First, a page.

Hall wrote:
It is the vatic voice (which is not necessarily able to write good poetry, or even passable grammer) which rushes forth the words of excited recognition, and which supplies what we call inspiration.

Two characteristics that distinguish the vatic voice from normal discourse are that it is always original, and that we feel passive to it. We are surprised by it, and we may very well, having uttered its words, not know what we mean. We must find ways to let this voice speak.

This is interesting, I thought as I sipped my morning tea, a spicy rooibus. How do we as writers forget technique, disregard grammer and sense, and open ourselves to that original impulse which caused every one of us to become writers? This is the voice that is often squelched in school. This is the voice that is silenced in adulthood because it is silly, it is melodramatic, it is too truthful to be entirely comfortable. This is the spark from which the best poems are created.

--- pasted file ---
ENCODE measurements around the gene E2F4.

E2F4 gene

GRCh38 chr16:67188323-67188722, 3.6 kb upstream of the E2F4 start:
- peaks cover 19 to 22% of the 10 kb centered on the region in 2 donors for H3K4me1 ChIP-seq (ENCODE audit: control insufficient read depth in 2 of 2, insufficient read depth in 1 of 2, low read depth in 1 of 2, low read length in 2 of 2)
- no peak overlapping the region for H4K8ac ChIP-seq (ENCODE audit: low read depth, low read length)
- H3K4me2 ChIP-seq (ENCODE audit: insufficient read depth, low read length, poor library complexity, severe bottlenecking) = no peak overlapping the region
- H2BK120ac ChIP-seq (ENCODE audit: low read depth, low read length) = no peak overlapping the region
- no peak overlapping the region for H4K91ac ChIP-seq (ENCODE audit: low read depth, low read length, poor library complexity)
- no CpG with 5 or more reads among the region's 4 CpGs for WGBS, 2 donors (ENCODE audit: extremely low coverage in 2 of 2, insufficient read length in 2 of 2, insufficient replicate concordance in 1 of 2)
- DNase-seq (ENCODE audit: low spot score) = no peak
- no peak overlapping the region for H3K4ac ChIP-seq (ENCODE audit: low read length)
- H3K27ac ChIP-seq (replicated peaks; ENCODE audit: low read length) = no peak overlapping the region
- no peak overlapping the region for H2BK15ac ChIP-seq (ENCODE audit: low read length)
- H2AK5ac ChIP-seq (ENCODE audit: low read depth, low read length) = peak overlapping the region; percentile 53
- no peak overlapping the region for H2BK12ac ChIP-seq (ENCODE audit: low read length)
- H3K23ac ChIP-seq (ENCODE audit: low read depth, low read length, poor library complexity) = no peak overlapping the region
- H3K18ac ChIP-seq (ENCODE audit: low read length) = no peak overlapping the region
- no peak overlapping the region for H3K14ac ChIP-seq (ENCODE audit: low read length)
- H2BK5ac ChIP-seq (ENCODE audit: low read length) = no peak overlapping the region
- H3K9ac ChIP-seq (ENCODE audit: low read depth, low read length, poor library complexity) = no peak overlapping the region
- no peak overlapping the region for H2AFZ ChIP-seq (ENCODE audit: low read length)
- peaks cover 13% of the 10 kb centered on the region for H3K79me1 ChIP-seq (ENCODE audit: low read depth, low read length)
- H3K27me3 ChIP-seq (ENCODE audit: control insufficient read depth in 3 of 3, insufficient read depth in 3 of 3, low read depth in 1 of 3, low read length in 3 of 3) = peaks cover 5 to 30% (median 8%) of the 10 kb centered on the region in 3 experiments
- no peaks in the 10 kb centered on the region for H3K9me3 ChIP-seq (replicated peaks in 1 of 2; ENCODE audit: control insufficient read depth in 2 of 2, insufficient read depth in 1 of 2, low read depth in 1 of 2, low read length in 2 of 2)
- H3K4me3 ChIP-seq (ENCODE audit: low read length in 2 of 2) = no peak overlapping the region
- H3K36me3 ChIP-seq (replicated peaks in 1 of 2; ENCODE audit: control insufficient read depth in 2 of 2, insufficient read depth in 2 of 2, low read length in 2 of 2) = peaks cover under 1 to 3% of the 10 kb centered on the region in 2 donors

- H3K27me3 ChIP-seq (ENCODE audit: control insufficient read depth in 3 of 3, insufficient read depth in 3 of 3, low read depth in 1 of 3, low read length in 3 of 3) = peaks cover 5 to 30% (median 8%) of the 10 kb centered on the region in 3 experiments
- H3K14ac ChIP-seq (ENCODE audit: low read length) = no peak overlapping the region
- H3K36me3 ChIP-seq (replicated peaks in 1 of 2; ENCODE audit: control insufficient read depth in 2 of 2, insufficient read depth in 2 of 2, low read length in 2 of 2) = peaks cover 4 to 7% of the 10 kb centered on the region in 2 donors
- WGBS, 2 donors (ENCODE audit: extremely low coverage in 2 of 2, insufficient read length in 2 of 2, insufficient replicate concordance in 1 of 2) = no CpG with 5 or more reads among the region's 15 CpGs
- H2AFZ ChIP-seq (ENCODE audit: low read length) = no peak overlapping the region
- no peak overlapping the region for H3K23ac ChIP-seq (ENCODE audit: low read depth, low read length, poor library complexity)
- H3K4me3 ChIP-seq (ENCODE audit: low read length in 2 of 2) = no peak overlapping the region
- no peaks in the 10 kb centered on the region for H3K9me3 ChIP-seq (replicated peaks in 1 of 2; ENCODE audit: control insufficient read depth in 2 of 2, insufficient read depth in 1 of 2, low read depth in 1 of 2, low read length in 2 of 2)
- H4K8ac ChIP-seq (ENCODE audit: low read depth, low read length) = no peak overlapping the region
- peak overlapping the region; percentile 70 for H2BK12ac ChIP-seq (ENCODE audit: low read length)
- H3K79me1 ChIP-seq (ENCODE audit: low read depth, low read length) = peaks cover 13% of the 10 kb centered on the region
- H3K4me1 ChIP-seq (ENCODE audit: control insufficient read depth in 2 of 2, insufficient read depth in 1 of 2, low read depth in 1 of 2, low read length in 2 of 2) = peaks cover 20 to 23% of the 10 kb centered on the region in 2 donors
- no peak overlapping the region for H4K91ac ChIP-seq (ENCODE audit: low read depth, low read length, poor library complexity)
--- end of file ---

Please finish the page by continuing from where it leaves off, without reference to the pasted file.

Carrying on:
Hall mentions several things he does to encourage this voice to speak to him:

Hall wrote:
Sometimes I have tried to keep in touch with this vatic voice by sleeping a lot.

There is also the deliberate farming of daydream.

When you hum a tune, remember the words that go with the tune. . .

. . . one can train the mind to observe the periphery rather than ignore it.

Here are some other ways I think can stimulate the vatic voice:

— Write down snippets of phrases or words as you read the newspaper, a book, a magazine.

— Remember the phrases you heard in songs on the radio or your favorite CD.

— Assign emotion names to inanimate objects: the distraught lamp, the joyful table, for example.

Mostly, however, I think that opening oneself to the vatic voice involves the abandon of sense and propriety. Here are some examples of poems that I think capitalize on this voice:

David Ayers Let Me Say It Anyway

Jane Hirshfield Waking the Morning Dreamless After Long Sleep